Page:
Background on UM Infectious Diseases
The University of Maryland is the oldest public medical school in the United States (and the 5th oldest medical school overall). It was the first medical school to build its own hospital with the primary intent of clinical instruction.
Infectious Diseases have played a very significant role in the history of the institution even before the institution or ID existed as a specialty. A brief history of ID milestones at UMD, adapted from Dr. Theodore Woodward's book (Make Room for Sentiment: A Physician's Story):
- 1793-1797 – Drs. Potter and Davidge report the lack of contagion of yellow fever.
- 1844-46 – Elisha Bartlett published the first comprehensive discussion of typhus fever.
- 1878 – Dr. Rohe published treatise on leprosy.
- 1894 – Thomas Caspar Gilchrist described the first case of blastomycosis.
- 1898 – Henry Carter suggests an "intrinsic incubation period" for yellow fever transmission. James Carroll, second-in-command to Walter Reed, documents the mosquito as the vector for yellow fever.
- 1900 – John Ruhrah initiates the first collective investigation of actinomycosis.
- 1906 – Samuel Taylor Darling writes the first description of disseminated histoplasmosis. Later, he distinguished himself in field studies of malaria, hookworm, and dysenteric diseases.
- 1922 – Dr. Fulton led the campaign for the first registration law requiring reports of patients with TB. He planned and supervised the first TB exposition in Baltimore and was instrumental in founding the National TB Association.
- 1929 – Maurice Pincoffs led the research team that reported the efficacy of chloromycetin in a patient with Rocky Mountain spotted fever. William Elgin becomes a pioneer in smallpox vaccine development.
- 1930 – Dr. Pincoffs and Krause identify the index case of murine typhus fever leading to isolation of Rickettsia from rats and fleas.
- 1941 – Theodore Woodward documents the efficacy of inactivated typhus vaccine.
- 1948 – Dr. Woodward reports the first cure of scrub typhus with chloromycetin, and received a Nobel Prize nomination for this work. He also establishes one of the first ID divisions in the country. Dr. Robinson documents that gonorrhea and early syphilis can be treated with oral antibiotics.
- 1958 – Richard Hornick clarifies pathogenesis of typhoid fever and documents effective doses of typhoid vaccines.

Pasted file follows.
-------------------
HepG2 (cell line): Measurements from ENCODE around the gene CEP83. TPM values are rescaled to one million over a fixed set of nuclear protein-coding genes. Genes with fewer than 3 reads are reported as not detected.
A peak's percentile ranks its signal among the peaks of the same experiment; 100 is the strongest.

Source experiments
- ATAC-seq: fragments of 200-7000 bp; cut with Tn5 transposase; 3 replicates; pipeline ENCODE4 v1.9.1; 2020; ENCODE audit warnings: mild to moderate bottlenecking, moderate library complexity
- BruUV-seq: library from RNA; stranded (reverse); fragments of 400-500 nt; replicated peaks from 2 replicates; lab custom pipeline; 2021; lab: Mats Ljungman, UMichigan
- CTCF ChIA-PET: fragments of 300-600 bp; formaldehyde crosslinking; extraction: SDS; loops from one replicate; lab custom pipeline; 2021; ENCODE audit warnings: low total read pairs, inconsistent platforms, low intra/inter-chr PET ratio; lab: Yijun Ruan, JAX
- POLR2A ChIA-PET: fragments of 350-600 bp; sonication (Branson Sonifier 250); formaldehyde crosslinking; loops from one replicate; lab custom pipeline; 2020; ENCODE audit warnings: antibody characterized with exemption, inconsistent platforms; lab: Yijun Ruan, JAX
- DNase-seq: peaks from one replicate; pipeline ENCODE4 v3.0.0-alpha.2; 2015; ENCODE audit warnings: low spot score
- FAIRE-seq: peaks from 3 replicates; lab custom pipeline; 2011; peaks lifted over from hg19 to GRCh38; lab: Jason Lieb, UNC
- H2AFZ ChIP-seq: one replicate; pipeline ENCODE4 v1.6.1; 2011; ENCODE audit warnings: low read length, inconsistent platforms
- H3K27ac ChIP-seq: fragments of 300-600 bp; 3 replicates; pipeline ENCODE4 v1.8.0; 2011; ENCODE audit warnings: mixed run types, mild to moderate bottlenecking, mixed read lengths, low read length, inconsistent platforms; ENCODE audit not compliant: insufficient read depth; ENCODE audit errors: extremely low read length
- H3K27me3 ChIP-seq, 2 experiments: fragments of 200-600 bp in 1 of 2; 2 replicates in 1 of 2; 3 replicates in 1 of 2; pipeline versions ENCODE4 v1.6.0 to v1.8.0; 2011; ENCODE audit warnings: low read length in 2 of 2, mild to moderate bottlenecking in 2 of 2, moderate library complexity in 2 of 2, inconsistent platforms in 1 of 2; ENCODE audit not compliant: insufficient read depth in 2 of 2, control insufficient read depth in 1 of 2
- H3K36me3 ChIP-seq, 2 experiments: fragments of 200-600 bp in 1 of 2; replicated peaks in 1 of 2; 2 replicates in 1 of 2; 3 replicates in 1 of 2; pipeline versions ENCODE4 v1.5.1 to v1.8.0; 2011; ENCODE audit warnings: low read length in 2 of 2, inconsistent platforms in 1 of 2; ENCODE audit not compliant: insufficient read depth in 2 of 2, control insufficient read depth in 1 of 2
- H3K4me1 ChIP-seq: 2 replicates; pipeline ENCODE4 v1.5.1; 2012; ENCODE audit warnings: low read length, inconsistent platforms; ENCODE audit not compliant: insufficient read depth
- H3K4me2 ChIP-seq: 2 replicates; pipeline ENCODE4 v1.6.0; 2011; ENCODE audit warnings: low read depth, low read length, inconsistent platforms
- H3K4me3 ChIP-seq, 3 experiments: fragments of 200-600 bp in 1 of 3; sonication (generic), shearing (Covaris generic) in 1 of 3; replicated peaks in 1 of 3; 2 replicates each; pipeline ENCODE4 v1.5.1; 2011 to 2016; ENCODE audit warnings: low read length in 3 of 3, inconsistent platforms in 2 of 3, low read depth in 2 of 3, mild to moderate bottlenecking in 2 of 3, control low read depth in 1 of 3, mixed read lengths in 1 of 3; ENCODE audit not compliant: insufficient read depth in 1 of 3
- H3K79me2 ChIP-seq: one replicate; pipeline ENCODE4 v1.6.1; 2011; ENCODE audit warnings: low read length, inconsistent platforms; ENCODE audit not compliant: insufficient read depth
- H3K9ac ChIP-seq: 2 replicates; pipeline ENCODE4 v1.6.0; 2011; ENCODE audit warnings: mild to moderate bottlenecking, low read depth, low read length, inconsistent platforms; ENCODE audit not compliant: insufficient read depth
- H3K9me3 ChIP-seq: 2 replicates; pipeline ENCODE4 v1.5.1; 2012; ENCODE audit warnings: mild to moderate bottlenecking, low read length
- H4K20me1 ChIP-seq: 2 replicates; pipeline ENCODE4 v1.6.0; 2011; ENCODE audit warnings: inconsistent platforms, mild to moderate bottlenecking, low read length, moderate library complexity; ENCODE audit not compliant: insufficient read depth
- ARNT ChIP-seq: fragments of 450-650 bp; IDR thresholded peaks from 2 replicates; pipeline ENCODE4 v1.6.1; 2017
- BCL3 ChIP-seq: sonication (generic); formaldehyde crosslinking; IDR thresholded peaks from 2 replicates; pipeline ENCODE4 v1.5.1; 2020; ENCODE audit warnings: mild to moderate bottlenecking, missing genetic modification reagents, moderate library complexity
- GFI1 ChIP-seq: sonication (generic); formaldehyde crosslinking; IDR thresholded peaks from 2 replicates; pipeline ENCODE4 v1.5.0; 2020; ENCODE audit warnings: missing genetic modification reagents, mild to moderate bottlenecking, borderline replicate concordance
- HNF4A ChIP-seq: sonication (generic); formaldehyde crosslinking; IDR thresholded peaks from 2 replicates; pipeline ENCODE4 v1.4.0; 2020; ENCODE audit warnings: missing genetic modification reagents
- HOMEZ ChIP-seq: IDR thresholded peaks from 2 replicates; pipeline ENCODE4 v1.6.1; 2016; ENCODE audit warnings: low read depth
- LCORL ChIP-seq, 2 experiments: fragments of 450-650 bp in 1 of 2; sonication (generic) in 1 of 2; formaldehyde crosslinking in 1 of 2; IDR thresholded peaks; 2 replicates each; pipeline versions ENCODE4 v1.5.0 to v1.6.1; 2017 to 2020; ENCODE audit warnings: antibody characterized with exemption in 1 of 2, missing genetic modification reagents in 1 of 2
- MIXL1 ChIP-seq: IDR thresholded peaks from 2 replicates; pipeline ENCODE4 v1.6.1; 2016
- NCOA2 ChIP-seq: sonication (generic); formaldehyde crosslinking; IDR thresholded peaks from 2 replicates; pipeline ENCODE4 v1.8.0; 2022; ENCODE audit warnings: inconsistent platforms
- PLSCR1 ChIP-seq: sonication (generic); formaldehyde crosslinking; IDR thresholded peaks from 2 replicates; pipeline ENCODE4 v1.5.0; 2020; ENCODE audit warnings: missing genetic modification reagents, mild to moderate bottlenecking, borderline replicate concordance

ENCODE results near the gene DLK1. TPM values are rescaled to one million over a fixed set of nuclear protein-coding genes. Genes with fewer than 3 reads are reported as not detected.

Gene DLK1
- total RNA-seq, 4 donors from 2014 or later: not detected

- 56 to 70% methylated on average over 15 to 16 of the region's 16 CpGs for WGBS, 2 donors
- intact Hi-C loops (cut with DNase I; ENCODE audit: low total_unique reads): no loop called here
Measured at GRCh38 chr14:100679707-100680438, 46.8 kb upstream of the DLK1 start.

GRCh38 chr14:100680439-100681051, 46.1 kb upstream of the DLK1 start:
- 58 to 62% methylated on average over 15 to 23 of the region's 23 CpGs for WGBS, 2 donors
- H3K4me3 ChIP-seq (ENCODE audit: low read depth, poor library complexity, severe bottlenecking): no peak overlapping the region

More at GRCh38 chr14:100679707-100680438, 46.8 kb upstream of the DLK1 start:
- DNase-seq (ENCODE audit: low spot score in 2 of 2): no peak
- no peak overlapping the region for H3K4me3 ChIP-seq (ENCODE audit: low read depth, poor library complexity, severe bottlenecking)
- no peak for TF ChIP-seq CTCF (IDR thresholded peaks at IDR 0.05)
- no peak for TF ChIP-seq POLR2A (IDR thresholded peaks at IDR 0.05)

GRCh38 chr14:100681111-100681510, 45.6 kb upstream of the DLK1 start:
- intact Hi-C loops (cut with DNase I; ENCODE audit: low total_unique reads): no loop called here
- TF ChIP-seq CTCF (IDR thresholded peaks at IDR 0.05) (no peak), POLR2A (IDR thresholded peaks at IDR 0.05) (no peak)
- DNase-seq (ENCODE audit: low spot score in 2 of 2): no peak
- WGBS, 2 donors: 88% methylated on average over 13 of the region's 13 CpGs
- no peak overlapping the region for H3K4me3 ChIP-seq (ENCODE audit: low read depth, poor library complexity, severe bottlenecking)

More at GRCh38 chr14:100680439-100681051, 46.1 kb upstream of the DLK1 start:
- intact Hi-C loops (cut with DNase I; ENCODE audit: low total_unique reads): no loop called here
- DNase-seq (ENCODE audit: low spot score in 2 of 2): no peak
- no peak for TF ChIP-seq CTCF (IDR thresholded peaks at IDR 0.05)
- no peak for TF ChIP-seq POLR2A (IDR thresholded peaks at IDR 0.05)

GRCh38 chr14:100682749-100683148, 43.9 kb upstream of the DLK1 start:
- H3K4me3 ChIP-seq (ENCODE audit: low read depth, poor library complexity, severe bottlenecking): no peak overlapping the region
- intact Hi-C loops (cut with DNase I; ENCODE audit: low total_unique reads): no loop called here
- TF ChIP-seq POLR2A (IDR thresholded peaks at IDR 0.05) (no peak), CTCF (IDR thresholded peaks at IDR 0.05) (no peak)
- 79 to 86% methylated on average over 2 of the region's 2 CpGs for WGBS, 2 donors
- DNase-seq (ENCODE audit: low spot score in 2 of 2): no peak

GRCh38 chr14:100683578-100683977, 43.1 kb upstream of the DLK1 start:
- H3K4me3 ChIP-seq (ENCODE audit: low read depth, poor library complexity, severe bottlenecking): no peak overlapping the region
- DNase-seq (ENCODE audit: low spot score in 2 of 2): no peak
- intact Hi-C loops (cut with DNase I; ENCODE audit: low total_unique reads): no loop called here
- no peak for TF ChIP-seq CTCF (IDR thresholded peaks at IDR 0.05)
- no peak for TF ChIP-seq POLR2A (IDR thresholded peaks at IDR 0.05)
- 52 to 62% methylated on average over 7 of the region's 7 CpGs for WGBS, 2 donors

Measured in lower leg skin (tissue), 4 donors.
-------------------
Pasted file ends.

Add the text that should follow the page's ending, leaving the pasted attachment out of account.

- 1961 – Sheldon Greisman clarifies the role of bacterial endotoxins in febrile illnesses caused by Gram-negative bacilli.
- 1974 – Clinical Research Center for Vaccine (CRCVD) is formed. Myron Levine and James Kaper develop and test a genetically engineered single-dose live oral cholera vaccine.
- 1976 – CRCVD becomes the CVD.
- 1992 – Philip Mackowiak shows that standard body temperature averages 98.2 not 98.6 and varies during the day, by age, by gender, and by race.
- 1996 – Robert Gallo (co-discoverer of HIV), Robert Redfield, and William Blattner form the Institute of Human Virology (IHV).
- 2000 – Carol Tacket successfully tests a potato-based vaccine for Norwalk virus.
- 2011 – Dr. Gallo co-founds the Global Virus Network (GVN) whose mission is "to strengthen medical research and response to current viral causes of human disease and to prepare for new viral pandemic threats."
- 2014 – An unprecedented international consortium (including the University of Maryland School of Medicine and NIH) assembles to accelerate collaborative multi-site trials of candidate Ebola vaccines.
- 2015 – The IHV begins Phase 1 clinical trials of an HIV vaccine candidate.
- 2015 – The Institute for Global Health (IGH) is established (now the Center for Vaccine Development and Global Health–CVD).
- 2018 – Dr. Redfield appointed to become Director of the U.S. Centers for Disease Control and Prevention (CDC)
- 2020 – UMB faculty Kathleen Neuzil and Kirsten Lyke are the first in the US to begin testing an experimental COVID-19 vaccine candidate developed by Pfizer and BioNTech.
- 2021 – UMB faculty Kathleen Neuzil is named Marylander of the Year.
To set up a visiting rotation with the UMMC Infectious Diseases Program, email Tara Winterling.